Dr. Anthony Fauci, director of the National Institutes of Health, and Dr. Anne Schuchat, principal deputy director of the Centers for Disease Control, lsiten to remarks prior to briefing the press on the latest efforts to combat the mosquito-borne Zika virus, at the White House in February. Researchers trying to develop a vaccine for the virus have zeroed in on how it attacks brain cells in developing fetuses. File Photo by Mike Theiler/UPI | License Photo
BALTIMORE, April 23 (UPI) -- Scientists at Johns Hopkins University in Maryland have zeroed in on how the Zika virus attacks brain cells in developing fetuses.
To do so, they have created "mini-brains" using 3-D printers and infected them with the Zika virus to better understand the disease, which has hit South America and is spread mostly through mosquito bites.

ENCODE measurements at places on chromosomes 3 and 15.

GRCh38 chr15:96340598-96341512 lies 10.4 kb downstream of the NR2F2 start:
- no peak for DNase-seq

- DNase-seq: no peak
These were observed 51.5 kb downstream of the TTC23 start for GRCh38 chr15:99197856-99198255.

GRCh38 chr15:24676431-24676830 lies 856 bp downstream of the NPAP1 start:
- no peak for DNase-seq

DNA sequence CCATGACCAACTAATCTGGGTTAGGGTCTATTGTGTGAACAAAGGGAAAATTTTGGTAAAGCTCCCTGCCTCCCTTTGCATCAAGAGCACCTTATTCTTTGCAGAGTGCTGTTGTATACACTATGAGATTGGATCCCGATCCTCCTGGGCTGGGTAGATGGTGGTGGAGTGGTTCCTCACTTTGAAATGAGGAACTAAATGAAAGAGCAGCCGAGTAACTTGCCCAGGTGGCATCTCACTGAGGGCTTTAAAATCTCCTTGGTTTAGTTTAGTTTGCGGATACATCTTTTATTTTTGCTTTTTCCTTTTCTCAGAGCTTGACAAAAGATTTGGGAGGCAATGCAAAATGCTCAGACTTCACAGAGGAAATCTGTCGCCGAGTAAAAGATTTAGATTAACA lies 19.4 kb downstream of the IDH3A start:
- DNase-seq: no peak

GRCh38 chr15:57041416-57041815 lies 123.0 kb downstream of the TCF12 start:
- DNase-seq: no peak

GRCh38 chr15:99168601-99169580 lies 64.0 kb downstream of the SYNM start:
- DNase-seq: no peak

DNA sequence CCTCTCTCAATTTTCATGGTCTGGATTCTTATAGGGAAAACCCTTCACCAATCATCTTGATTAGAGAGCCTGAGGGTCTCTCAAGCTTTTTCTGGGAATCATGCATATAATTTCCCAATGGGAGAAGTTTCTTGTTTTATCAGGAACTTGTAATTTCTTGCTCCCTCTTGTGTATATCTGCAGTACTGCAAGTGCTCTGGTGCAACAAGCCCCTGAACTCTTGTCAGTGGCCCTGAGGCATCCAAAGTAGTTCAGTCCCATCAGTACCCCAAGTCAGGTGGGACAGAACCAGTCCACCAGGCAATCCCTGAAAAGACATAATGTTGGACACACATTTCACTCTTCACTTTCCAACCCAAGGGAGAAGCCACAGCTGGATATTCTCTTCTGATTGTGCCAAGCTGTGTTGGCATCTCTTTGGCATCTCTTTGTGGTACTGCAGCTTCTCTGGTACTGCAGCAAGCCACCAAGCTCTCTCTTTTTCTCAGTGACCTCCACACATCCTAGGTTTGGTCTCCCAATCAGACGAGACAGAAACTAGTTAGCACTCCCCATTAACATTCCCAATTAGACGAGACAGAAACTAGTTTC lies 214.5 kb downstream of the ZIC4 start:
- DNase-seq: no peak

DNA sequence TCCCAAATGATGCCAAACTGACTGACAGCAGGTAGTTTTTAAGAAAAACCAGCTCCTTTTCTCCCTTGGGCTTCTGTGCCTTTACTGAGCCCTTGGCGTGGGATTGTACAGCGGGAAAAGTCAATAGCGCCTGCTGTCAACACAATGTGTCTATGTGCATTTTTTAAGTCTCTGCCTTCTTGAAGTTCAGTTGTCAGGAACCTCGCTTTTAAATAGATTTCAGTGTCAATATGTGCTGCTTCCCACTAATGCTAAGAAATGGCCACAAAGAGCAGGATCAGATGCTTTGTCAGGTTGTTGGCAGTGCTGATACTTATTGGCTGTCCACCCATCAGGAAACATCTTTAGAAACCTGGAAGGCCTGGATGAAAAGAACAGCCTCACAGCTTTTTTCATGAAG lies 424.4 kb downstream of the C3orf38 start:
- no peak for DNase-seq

Zika, which causes children of infected women to be born with underdeveloped brains, has thus far baffled scientists trying to come up with a vaccine for the virus, which the World Health Organization has deemed a global public health emergency.
A study published in the journal Cell reveals how the virus attacks developing brain cells. In the "mini-brains" -- no larger than the head of a pin and meant to mimic a fetus early in the first trimester -- the Zika virus attacked neural progenitor cells, the cells that allow the brain to continue growing.
In larger brain models meant to mimic the second trimester, the virus continued to attack neural progenitor cells, but also began attacking some neurons, as well. The end result is slower brain growth and an underdeveloped cortex, the outer layer of the brain that governs perception, attention and memory.